Building a village starts with honesty about where you are on the map. Wherever you are on that map, it’s okay. But you can’t hold back honesty and expect people to know where you are. Deep intimacy begins with opening up the map and pointing as you show someone, “Here. Here is where I am on the map right now.”

I started making uncomfortable coffee dates.

This was the very last thing I wanted to do. I’ll admit that. As an introvert who sometimes likes to use that as an excuse for why I don’t make many plans, I wanted to claim I didn’t need these one-on-one relationships.

But still, I said yes. I showed up in coffee shops. I got to know others. I learned their fears and their victories. I opened myself again and again. It would have been easier to have one-off dates where we met for coffee and then never saw one another again. Vulnerability is easier when you know the person across the table won’t be there for the long-haul.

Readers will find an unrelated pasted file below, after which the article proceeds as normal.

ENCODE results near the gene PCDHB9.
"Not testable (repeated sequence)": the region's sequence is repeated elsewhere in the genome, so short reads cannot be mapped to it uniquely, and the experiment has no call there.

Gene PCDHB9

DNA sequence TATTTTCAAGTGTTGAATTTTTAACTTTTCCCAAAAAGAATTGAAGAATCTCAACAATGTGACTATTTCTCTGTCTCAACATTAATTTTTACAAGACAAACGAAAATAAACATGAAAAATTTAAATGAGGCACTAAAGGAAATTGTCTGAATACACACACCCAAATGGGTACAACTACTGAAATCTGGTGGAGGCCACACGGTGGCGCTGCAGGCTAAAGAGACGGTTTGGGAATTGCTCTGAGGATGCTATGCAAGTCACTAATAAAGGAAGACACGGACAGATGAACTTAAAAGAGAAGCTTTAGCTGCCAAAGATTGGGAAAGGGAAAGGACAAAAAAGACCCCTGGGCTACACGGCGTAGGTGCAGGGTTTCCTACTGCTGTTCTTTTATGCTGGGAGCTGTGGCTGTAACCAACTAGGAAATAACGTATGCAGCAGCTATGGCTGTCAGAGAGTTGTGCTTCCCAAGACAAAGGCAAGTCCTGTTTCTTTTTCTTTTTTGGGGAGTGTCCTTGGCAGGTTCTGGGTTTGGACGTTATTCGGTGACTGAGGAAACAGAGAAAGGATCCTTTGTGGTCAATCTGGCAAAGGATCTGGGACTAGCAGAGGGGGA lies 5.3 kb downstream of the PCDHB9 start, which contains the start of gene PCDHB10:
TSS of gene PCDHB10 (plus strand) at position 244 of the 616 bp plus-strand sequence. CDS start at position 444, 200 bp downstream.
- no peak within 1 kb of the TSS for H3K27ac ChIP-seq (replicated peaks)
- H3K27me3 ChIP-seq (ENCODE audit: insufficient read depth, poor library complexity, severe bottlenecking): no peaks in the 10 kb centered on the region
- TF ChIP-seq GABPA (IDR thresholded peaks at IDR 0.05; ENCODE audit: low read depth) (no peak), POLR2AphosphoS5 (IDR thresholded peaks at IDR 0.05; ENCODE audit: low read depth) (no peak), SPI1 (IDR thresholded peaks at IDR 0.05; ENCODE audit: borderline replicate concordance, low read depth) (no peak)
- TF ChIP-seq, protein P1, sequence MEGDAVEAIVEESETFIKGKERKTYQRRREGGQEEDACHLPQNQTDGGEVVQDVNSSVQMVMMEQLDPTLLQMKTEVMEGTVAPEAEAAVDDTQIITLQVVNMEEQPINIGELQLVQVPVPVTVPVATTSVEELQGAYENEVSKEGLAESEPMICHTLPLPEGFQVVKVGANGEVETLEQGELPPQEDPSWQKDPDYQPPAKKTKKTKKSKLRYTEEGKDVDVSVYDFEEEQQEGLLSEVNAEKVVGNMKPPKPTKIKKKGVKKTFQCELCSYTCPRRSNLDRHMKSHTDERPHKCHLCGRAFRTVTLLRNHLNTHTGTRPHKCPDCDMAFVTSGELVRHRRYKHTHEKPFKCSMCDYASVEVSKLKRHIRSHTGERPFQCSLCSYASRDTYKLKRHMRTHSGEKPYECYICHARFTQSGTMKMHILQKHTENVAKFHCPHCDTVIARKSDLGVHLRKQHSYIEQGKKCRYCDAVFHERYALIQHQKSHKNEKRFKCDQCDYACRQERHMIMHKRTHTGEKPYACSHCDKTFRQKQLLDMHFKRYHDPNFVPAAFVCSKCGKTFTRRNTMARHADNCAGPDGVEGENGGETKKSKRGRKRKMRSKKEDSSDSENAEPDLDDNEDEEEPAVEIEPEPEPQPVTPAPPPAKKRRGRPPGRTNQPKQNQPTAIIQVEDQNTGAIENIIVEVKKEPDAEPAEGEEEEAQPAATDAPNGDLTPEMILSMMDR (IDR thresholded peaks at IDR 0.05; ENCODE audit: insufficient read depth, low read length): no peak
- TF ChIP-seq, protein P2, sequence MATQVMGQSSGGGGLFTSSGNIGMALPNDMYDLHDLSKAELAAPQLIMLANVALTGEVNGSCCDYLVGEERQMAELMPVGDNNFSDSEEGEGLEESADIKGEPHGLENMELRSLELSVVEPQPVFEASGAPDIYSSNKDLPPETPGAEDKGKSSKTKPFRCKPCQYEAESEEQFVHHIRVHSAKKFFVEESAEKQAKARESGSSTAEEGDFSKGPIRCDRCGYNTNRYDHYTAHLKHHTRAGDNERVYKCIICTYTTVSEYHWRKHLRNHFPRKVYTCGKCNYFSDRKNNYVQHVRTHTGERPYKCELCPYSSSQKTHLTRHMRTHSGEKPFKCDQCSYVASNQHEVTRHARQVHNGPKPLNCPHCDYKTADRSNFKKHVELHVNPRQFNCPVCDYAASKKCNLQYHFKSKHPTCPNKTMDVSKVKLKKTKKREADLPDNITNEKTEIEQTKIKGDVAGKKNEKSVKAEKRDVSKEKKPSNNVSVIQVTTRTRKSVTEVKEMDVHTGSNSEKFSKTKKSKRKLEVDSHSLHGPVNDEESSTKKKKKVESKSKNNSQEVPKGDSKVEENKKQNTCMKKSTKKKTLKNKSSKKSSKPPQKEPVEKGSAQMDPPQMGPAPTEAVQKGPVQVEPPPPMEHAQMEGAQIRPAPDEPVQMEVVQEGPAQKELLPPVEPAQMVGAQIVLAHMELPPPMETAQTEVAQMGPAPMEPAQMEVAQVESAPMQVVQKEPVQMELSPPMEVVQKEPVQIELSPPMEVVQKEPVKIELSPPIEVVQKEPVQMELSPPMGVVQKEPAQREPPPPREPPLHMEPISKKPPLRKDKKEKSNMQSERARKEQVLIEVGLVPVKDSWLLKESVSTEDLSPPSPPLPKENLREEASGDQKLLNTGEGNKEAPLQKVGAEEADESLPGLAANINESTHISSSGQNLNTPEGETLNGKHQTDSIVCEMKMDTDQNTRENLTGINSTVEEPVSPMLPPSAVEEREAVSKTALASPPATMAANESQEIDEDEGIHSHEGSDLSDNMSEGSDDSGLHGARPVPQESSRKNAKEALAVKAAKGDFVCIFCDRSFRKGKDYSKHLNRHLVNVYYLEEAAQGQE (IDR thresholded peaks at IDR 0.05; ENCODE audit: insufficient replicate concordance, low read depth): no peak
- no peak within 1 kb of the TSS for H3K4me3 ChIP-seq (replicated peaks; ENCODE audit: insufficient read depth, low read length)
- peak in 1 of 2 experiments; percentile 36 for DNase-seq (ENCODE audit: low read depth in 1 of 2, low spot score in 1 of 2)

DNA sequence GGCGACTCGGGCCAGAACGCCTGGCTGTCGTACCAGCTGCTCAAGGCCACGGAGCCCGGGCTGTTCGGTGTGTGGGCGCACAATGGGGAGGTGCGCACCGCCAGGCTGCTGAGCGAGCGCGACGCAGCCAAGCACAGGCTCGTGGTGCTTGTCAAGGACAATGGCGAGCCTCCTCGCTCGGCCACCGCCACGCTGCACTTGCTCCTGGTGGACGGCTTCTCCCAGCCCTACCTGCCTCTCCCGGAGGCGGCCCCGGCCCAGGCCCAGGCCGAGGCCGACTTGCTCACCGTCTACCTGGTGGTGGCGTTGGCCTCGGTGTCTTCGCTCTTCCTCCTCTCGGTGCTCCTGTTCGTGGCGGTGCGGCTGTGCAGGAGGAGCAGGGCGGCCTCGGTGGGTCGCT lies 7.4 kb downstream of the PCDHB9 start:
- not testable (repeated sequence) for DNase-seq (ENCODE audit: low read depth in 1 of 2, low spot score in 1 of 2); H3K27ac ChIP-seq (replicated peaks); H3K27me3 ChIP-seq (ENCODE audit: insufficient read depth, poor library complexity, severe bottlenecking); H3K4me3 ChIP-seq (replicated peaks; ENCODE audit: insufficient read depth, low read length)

Just because it feels uncomfortable to form new relationships this way, don’t let it stop you. Say yes to coffee. Say yes to sharing your story with someone new. Say yes to “let’s do this again next week.” This is how you start to get people in your corner.

I offered to serve.

I think there is a time to be served and a time to show up and serve. In order to plant my roots down further, I made myself available to others. This was hard for me because I’d be much more comfortable relying on the trusty “I’m too busy” excuse. But I knew I wanted to be someone who was dependable. Someone who showed up. So I started showing up.

I babysat for friends so they could have a date night. I started a workout group in my community for any woman who wanted to come. At 7am, we’d meet in the driveway and we’d lift and squat and train together. It was a skill I had that others wanted to learn so I used it to serve my community.

You have those same gifts. You have the gift of service in your bones. It starts with looking around and asking yourself: What need can I meet? How can I bless others?

I said “yes” to help.

This is hard advice to give someone who never wants to take off their cape. It’s easy to be the hero. It’s harder when you’re the one who needs help. And I’m stubborn so I would much rather claim that I’m holding it all together and I don’t need any help.

But people want to help.

People desire to serve just like you do.